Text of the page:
Lastly, Let us live in love and unity; and as ever you would see the gospel do good in the place, beware of division, for unhappy is that minister and people between whom it creeps in, and little success or comfort can there be where it prevails. "Now the God of peace, that brought again from the dead our Lord Jesus, that great Shepherd of the sheep, through the blood of the everlasting covenant, make you perfect in every good work, to do his will, working in you that which is well pleasing in his sight, through Jesus Christ; to whom be glory for ever and ever. Amen."
National Fast Day, July 7, 1726.
UNFRUITFUL PROFESSORS CUT DOWN AS CUMBErers of the
LUKE Xiii. 7.
Cut it down, why cumbereth it the ground?
WE have here the doom of the unfruitful fig tree, and in it the doom of all such as are utterly barren, under the enjoyment of the gospel. And here let us consider, that the fig tree is the Jews, to them it first looks; though no doubt it is designed for hearers of the gospel in all ages. The vineyard is not mankind in general; for the far greater part of mankind were, and yet are, left without the inclosure; but it is the church as having the means of grace. See Isaiah chap. v. The owner of the vineyard is Christ himself. He is the heir of all things, the head of the church in particular, and he came seeking the fruit. The coming and seeking the fruit imports the Lord's taking notice what use sinners make of the means of grace; how they answer the design of the pains and cost bestowed on them. The finding none, imports the barrenness of sinners, particularly of the Jews, under the means of grace; not brought to faith and repentance. The dress of the vineyard is his apostles and ministers. The three years mentioned, may refer to the three years of Christ's ministry: or if that doth not so well agree, since they were after that spared, not one year only, but forty, it may be taken more generally for the whole time of the Jewish church under the prophets, John the Baptist, and Christ himself; fig trees if they are not hopeless, bringing forth in three years' time at least. So it denotes the great patience exercised towards the Jews, and the hopelessness of their case, notwithstanding all the means and time which they have enjoyed. In the text we have,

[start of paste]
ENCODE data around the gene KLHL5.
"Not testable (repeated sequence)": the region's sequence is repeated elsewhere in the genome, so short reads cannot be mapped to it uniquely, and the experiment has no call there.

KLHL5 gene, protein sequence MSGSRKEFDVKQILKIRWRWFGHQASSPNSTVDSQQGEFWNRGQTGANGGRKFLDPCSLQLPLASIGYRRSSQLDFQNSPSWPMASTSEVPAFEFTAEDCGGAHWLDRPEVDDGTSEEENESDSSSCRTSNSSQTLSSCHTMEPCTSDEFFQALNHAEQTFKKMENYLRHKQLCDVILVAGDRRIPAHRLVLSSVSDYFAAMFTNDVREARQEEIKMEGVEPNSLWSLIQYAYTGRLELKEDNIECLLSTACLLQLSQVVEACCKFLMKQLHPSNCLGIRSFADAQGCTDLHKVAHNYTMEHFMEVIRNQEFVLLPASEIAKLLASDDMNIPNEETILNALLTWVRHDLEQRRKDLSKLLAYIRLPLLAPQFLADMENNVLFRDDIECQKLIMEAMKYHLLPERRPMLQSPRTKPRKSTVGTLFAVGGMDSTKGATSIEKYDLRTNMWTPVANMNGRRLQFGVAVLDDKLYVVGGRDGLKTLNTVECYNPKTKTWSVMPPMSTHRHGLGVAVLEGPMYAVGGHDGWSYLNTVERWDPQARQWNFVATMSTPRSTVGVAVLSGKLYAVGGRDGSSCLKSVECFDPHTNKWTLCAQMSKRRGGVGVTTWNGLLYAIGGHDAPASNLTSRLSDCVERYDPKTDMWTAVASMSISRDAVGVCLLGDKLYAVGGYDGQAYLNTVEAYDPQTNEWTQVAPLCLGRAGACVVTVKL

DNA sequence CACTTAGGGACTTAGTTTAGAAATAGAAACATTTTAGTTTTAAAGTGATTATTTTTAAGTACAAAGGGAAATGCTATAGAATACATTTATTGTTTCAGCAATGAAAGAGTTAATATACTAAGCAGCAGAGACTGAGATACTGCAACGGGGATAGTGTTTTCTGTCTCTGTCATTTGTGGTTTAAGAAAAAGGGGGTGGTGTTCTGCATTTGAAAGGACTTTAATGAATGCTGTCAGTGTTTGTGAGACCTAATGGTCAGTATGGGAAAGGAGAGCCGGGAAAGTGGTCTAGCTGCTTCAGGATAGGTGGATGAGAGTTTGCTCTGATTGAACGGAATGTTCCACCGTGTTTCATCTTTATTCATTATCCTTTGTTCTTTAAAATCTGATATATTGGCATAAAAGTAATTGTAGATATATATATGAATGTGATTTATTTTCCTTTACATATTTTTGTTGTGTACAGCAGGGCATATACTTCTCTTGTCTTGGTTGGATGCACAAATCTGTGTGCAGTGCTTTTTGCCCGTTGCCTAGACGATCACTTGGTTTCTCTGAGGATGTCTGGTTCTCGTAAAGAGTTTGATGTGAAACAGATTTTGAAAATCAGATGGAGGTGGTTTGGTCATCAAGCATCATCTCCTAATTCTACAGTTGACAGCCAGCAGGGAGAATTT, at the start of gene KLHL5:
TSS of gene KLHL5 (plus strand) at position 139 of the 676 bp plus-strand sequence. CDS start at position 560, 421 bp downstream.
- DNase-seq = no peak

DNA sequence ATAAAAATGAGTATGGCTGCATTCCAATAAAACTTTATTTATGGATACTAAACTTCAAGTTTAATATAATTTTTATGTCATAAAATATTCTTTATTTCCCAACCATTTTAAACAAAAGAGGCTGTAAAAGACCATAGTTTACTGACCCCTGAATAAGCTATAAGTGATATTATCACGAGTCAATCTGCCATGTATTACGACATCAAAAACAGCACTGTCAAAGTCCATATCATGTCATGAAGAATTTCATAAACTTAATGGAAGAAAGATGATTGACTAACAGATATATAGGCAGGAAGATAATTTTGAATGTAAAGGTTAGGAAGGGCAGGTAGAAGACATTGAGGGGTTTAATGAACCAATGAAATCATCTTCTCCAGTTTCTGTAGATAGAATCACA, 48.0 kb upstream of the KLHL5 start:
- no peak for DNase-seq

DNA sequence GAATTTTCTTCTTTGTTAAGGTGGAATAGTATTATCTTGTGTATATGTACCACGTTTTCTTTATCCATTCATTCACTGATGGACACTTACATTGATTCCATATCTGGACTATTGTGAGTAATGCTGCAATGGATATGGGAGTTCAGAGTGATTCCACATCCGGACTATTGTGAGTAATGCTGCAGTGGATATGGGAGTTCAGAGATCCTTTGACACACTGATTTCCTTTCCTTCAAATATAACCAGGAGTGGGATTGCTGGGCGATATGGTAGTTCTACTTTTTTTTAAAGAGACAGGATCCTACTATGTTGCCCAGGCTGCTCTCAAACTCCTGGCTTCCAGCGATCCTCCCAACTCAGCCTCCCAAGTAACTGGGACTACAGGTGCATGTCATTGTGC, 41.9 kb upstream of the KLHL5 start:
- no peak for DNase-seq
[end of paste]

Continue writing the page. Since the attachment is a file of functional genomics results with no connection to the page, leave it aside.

1. The orders given respecting it, Cut it down. The case is hopeless. The pruning knife prevails not, take the axe and hew it down. This was accomplished in the destruction of Jerusalem, when the people were unchurched and destroyed.
2. The reason of this severity. It cumbers the ground. The ground in which it stands is rendered useless. It draws to it the sap that might nourish other plants, and its shade is hurtful to men. So the barren Jews were to be removed.